We are space enablers

[ITW] Violette Edwards – An ocean lover takes us on a deep dive into sustainability at ArianeGroup 02-11-2021 |  7 minutes


ArianeGroup’s Head of Sustainability tells us about why she is passionate about her job.

After graduating with a Master’s degree in International Affairs and Risk Management from the Bordeaux Institute of Political Studies in in 2011, Violette Edwards’ first job in the aerospace industry was at the Safran Group head office. She then joined the newly created Safran–Airbus venture ArianeGroup in 2016. Now ArianeGroup’s Head of Sustainability, she spearheads the Group’s Corporate Social Responsibility (CSR) drive.

What is sustainability?

Through their activities, facilities, and the resources they use, all companies have an impact on and therefore a responsibility to the world around them. Sustainability is at the interface of social, environmental and economic interests. It means fair and inclusive development, which protects the Earth’s resources and, in our case, those of space!

This awareness led to the emergence of the concept of corporate social responsibility, which is essentially how a company can contribute to sustainable development and be fully part of society in the broadest sense.

How is it important for ArianeGroup?

Our company purpose statement sums this up perfectly: “Pioneering the European way to space, for the well-being of all citizens in a safe world”. We are committed to ensuring that access to space remains a means for supporting a sustainable Earth and a benefit for the daily lives of our planet’s inhabitants.

We have a role to play in civil society, rooted in our missions to guarantee independent, sovereign European access to space, particularly with the Ariane rocket, and to help safeguard people’s security through the French sea-based nuclear deterrent force.

" Pioneering the European way to space, for the well-being of all citizens in a safe world."

What does your role as Head of Sustainability at ArianeGroup entail?

Firstly, there’s an analytical phase to determine our priorities and goals. Then these findings have to be put into operation by defining a governance system and a roadmap, and obtaining the buy-in of all the various stakeholders, both within and outside the company. The ultimate aim is to fully integrate the notion of sustainable development into how the company does its business.

In many ways, my job is quite similar to project management or change management, in that my role involves raising awareness of the importance of sustainability at every level in the company, and making sure that we all move forward in the same direction.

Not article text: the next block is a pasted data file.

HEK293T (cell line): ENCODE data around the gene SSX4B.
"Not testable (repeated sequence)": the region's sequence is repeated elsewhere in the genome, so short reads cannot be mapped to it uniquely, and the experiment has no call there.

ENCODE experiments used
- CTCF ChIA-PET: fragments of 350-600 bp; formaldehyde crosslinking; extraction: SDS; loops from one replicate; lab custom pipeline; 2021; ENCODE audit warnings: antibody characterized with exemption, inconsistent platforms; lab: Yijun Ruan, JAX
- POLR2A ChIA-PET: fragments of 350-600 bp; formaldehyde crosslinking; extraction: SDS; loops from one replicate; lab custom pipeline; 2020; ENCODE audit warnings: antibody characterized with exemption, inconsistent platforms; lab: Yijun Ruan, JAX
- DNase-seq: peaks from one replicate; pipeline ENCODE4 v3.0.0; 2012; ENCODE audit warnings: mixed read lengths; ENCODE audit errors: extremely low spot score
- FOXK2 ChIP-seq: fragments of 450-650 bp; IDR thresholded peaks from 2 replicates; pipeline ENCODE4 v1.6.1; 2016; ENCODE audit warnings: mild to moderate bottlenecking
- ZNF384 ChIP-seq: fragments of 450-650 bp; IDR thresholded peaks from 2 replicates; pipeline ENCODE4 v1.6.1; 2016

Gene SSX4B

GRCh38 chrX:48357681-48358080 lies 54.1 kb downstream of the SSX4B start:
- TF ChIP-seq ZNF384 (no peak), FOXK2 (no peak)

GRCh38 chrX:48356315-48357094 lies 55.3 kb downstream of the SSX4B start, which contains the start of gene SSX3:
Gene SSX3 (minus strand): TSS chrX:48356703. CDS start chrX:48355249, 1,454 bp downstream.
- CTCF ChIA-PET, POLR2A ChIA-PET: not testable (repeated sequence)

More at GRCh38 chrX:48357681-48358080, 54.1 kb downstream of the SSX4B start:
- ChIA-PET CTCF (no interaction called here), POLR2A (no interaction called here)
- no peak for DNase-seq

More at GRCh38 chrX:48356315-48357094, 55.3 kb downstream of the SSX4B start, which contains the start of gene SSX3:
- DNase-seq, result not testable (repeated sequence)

How much progress have you made so far?

Our priorities are now clear and formally set out in our Sustainability Commitments. We are working to define and deploy roadmaps in all of the company directorates. Some are now mature (Health, Safety & Environment, and Energy, for instance), while others are in the earlier stages (Responsible Purchasing) or even still on the drawing board (Green IT).

We are also developing our climate roadmap, in the context of the Green Deal. This obviously has direct impact on our products, so we are working closely with our customers and partners, including the French defence procurement agency (DGA) and the French and European space agencies, to reduce our environmental footprint and make progress on the eco-design of future generations of launchers, for example.

We will be publishing our first Sustainability Report in 2021.

How did you come into this job?

I studied international affairs and risk management at the Institute of Political Studies in Bordeaux. After an internship at Alcatel-Lucent (now Nokia), I joined Safran Group in 2012, where I was in charge of international security. That first job really plunged me into the aerospace sector and ‘real life’ risk management in a group of 75,000 employees.

I joined ArianeGroup when it was founded, and originally worked on change management in the Ethics & Compliance department. Then I created the Sustainability department and moved from a risk-focused to an opportunity-focused approach.

Where does your interest in sustainability come from?

I grew up in the Basque region of south-west France, in the countryside between the mountains and the coast. I love the ocean and water sports like sailing and diving.

So looking after the environment is very important to me, it’s a driving instinct in my life and my job. It’s something I truly believe in to bring about change.

What advice would you give space enthusiasts who are interested in sustainability?

Always be curious, read widely, question, challenge! Set up projects at your own level, expound and bring others on board: no initiative is too small, and sustainability can and must be included everywhere! Great things come from small beginnings, and we can all make a contribution, whatever our background or profession.